The basic sulphate of iron, deposited during the settling processes, and the scum formed on the top of the solutions while evaporating, are heated strongly in reverberatory furnaces, and converted into red oxide of iron, which is much used as paint, and known as Venetian red.
The mother-liquor is either again concentrated and crystallized for itself, yielding an inferior quality of vitriol, or it is mixed with water and used again for lixiviation of the heaps, after they have been left for several months to form a new quantities of sulphate of iron.
Works of this kind, to be kept in continual operation, require a large working area; since many heaps are required to supply withtou interruption the necessary solutions. It takes, of course, a long time before all the iron in the ore is transformed into sulphate. In some coutnries such heaps have continued to yield a paying lye for twenty years. The cost of the manufacture is of course extremely small, as no handling of the raw material is necessary beyond its deposition on the lixiviating floors, and the amounts of fuel used, as well as the labor required, are so small that they form but a trifling item in the cost. The main expense in this method lies in the mining of the ore and its breaking to the proper size. It has also been attempted to do away with the expense of the first concentration, by conducting the weak vitriol solution upon thorny brush, in trickling through which it is rapidly concentrated by evaporation, even at the average temperature, since it thus presents the largest possible surface; but the loss in this method by the formation of large quantities of basic sulphate has been found to balance the gain in fuel.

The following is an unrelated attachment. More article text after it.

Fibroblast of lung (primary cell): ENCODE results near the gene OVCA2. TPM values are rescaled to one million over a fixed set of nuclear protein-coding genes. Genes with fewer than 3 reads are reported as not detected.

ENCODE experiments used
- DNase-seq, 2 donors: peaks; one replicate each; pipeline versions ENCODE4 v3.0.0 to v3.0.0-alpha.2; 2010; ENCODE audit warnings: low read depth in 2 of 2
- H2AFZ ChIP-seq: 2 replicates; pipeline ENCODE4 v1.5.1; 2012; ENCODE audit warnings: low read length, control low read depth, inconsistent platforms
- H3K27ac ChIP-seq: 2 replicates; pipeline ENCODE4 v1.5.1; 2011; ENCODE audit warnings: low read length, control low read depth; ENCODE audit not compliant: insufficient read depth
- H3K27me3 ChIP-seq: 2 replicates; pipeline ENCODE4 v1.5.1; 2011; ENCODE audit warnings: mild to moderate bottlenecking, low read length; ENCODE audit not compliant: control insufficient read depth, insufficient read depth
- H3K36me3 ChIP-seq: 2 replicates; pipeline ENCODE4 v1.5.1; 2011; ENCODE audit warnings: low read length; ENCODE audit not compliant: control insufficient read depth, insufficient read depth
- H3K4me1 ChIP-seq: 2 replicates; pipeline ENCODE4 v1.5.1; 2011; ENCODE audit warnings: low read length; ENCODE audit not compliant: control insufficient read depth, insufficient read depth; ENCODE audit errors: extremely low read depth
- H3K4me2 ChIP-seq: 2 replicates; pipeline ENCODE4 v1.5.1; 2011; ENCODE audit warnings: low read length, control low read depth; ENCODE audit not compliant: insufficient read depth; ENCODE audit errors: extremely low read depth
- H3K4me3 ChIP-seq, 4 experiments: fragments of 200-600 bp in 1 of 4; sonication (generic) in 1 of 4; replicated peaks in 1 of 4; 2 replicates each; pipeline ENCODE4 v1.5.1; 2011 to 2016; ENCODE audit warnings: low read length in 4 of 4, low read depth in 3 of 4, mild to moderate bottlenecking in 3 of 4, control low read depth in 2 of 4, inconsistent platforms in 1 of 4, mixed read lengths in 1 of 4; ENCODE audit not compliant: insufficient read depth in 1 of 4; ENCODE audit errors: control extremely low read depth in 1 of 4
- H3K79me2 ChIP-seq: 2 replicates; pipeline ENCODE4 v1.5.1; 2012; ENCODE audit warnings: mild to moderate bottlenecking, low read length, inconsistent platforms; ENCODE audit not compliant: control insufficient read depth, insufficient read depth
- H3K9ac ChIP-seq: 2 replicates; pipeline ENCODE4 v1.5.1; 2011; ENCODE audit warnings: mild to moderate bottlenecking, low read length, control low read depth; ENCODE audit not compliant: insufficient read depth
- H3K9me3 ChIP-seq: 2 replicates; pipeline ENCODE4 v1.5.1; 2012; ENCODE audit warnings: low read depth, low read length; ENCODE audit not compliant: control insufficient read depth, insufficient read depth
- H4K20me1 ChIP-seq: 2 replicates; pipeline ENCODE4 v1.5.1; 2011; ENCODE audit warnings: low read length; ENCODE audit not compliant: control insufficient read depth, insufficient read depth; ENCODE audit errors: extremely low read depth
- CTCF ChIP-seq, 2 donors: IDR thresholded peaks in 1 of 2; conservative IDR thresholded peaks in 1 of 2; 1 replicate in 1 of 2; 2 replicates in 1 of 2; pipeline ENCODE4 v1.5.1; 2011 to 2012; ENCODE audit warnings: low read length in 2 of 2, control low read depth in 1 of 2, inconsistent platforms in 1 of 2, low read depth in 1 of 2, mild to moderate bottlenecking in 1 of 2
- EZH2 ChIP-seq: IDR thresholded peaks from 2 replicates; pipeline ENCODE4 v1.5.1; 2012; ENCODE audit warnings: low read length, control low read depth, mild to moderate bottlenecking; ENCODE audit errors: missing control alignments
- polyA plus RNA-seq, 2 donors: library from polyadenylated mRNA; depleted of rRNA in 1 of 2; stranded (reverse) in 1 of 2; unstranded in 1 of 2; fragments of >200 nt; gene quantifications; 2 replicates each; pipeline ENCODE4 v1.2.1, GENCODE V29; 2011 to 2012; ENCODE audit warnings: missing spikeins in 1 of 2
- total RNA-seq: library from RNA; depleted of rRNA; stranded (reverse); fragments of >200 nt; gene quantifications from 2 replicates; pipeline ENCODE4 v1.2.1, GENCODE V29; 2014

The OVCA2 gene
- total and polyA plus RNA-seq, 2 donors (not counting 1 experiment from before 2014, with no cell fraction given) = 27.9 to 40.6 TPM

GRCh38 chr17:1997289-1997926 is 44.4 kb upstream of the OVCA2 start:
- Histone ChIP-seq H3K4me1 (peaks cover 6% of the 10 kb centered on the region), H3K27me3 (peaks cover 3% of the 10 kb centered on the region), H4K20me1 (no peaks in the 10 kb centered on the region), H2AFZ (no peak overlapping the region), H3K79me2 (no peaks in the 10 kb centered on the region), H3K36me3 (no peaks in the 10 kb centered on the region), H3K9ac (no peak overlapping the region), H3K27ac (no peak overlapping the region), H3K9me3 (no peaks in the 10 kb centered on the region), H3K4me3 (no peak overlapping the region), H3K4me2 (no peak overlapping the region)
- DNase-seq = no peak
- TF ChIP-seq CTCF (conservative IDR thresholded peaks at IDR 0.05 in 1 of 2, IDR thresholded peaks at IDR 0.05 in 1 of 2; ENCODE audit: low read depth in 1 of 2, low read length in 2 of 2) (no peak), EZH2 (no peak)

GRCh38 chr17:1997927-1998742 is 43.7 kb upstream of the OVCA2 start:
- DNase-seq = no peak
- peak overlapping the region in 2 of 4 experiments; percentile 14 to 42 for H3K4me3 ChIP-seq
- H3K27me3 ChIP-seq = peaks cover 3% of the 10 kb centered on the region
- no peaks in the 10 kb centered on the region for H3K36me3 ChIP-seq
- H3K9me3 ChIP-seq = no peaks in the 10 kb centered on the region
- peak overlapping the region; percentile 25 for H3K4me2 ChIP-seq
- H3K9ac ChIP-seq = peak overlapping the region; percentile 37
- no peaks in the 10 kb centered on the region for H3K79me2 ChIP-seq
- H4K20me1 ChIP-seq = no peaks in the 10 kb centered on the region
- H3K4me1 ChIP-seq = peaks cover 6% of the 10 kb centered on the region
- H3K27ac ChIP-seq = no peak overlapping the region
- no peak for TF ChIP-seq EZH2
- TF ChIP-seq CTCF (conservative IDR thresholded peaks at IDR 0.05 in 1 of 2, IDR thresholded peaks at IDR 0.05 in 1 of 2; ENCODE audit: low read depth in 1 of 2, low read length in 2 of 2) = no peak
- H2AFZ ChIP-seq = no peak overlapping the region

*) The ease with which marcasite, a bisulphuret, decomposes in the air, without artificial roasting, while the ordinary bisulphuret does not, is a matter not fully explained. The chemical constituion of the two minerals being the same, this difference in behavior is probably due to the different arrangement of molecules, indicated by the different crystal forms.When common pyrites is used as raw material for the manufacture of copperas, it must be submitted to a roasting operation, in order to drive off one equivaltent of sulphur; because the bisulphuret of iron is not at all, or but very slowly, decomposed, and subsequently oxidized by atmorpheric influences. But after it has been changed by roasting to a sulphuret, decomposition takes place rapidly, It is then treated the same as magnetic pyrites or marcasite,* while the sulphur eliminated during the roasing process is used either for the manufacture of sulphuric acid, or condensed, remelted repeatedly, and cast into moulds to be sold in the form of short bars.
Considerable sulphate of iron is also made of different localities from mine-waters, as, for instance Fahlun, (Sweden,) Goslar, (Prussia,) etc. These waters contain always variable proportions of sulphate of copper, which must be removed before the copperas is crystallized. The solutions as they come from the mine are always very weak, and various designs have been tried to effect concentration at a low rate of expense. At Fahlun, gradation-walls of thorns are used; at the Rammelsberg mines, the mine-waters are used for the leaching of what is there called "the old man" - the refuse of former mining stowed away in the mine and used for filling-in. Now copperas and zinc-vitriol are made out of this material. After the mine-waters are sufficiently concentrated, say to twenty per cent, they are conducted into vats filled with scrap-iron, in order to precipitate the copper from the solutions. This effected, they are condensed further, and the copperas crystallized in the manner already described.